“I don’t think the trade situation will improve in the short-term. The Ruili government just said they are not going to relax the Covid-19 containment measures and fruit and vegetable imports from Myanmar are obviously not their top concern,” the trader said.
Ruili, bounded on three sides by Myanmar for nearly 170km (105 miles), also has the raging pandemic next door to contend with. As of Tuesday, the World Health Organization had reported over 528,000 confirmed Covid-19 cases and more than 19,230 deaths in Myanmar. The military coup in February 2020 has caused the country’s health system to collapse, with many health workers joining prolonged strikes.
Ruili has repatriated illegal immigrants found in the city, while erecting barbed-wire fences with state-of-art cameras on the border.
Apart from Ruili in western Yunnan, the southern city of Jinghong about half a day’s drive away is also suffering, after two asymptomatic Covid-19 cases were reported at the end of December.
A statement from local officials said both had had contact with the same illegal immigrant, but no further details were given.
Jinghong, a tourism hub famed for its biodiversity and minority Dai culture, welcomed nearly 11.5 million domestic and foreign tourists in 2020, according to official figures.
During the National Day Golden Week last October, Jinghong welcomed 340,500 tourists, an increase of nearly 28 per cent over the same period in 2020.
But the uptick was disrupted by several Covid-19 outbreaks in China in the second half of the year, and now the latest cases within the city have brought more uncertainties for business ahead of the busiest Lunar New Year season.
The two asymptomatic cases reported on December 27 triggered a lockdown and at least two rounds of citywide mass testing.
“Winter was supposed to be a hot season for tourism, with people crowding the streets and all hotel rooms booked, but now more than half of the rooms are empty,” a 28-year-old hotel operator named Ouyang said.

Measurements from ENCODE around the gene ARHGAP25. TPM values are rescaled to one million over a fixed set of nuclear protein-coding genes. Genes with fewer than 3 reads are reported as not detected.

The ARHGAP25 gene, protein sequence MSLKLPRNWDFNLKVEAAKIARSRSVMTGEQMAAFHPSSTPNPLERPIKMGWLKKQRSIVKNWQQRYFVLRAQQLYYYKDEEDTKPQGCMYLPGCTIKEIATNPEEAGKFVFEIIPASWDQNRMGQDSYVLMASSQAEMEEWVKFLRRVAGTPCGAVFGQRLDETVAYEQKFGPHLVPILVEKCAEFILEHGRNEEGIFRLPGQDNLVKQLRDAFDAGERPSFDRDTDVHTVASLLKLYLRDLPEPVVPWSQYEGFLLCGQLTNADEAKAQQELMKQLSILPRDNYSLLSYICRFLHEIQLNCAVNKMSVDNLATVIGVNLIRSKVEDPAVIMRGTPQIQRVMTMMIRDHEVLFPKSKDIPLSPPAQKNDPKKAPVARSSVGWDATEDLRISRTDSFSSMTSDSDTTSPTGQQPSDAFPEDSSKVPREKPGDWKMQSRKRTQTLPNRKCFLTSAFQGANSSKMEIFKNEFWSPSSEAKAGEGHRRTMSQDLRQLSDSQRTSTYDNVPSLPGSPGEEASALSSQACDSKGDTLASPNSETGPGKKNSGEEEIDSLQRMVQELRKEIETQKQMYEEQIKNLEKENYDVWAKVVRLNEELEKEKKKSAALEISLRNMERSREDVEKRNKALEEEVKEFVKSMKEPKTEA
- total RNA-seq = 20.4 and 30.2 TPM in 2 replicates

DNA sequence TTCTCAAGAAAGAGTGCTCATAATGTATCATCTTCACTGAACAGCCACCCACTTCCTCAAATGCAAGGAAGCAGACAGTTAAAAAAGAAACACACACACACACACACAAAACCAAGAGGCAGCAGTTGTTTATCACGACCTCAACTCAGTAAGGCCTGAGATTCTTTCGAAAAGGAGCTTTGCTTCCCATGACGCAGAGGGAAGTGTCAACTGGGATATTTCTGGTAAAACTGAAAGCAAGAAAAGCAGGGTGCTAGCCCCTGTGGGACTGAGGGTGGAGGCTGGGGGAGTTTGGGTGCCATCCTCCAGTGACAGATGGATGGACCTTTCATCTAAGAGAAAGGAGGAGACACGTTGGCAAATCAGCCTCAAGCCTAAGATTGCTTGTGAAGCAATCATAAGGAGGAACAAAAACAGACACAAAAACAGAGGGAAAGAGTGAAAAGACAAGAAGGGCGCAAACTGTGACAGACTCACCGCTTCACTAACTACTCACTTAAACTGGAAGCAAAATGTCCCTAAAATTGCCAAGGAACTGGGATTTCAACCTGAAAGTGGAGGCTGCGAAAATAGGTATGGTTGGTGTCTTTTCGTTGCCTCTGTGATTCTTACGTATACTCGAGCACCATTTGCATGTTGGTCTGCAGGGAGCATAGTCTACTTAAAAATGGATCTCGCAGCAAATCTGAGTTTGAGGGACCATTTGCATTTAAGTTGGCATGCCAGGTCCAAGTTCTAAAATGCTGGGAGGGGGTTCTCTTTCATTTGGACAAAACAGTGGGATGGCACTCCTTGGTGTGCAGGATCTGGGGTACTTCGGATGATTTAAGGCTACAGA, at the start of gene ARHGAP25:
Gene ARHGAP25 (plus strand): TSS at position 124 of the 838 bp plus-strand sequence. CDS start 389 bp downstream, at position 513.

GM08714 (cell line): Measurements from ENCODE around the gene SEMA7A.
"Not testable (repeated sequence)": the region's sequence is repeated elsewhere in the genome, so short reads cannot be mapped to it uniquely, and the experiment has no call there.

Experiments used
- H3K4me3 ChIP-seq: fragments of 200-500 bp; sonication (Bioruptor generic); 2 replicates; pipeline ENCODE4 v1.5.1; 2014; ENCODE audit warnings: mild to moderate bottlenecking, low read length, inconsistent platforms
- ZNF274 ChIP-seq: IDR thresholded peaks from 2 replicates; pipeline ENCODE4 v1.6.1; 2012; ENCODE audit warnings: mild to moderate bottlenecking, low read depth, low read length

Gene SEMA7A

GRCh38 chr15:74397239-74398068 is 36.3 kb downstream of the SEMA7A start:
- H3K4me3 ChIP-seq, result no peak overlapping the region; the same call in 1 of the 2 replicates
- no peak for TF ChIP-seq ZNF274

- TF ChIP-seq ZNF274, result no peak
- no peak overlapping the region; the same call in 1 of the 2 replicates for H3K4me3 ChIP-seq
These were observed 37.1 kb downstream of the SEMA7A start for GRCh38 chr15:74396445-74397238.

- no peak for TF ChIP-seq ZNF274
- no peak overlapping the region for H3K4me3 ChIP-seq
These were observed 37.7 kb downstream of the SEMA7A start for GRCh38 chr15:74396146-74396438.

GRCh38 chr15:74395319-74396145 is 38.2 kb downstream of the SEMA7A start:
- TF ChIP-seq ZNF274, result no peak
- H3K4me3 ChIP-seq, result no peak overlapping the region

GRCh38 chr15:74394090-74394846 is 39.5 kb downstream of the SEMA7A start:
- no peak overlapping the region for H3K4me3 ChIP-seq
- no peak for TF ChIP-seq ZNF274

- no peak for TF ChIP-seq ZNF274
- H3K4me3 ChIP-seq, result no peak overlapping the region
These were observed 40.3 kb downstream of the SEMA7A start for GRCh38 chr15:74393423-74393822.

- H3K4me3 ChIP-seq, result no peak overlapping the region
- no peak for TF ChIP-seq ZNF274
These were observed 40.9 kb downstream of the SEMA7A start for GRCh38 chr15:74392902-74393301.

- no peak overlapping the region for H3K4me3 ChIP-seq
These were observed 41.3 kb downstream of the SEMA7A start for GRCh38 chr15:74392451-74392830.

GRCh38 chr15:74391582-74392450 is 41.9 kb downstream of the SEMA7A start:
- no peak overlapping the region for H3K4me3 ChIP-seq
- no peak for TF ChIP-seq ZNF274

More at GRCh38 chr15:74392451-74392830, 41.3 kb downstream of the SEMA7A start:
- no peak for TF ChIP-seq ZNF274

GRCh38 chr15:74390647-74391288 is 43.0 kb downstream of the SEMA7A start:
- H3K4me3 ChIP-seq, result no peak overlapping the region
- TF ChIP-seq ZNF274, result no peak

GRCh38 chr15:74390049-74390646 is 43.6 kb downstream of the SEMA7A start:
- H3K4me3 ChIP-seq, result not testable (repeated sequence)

“We are now facing losses of hundreds of thousands [of yuan]. And, as I have learned, I am not the hardest-hit here, some hotels have even had to close.”
Yunnan last month listed 19 cities including Jinghong as border cities where those wishing to leave must show proof of negative Covid-19 test results taken within the previous 48 hours. Inter-province group tours have been suspended for the 19 cities.
A restaurant owner in Jinghong who declined to be named also said the latest outbreak in the city had greatly affected business, and feared that she might have to shut down if the situation continued.
“I didn’t earn much last year, and only counted on the coming Spring Festival to bring more guests, but would people dare to come now?” she said, using the name for Lunar New Year celebrations in mainland China.
Most stores catering for tourists have shut temporarily since the two cases were reported, and many visitors left after the lockdown was lifted partially, leaving hotels and restaurants dreading further loss of business.
“It has been too hard for us to get through the pandemic,” Ouyang said. “Too many uncertainties ahead and there’s nothing I can do.”
This article was first published in South China Morning Post.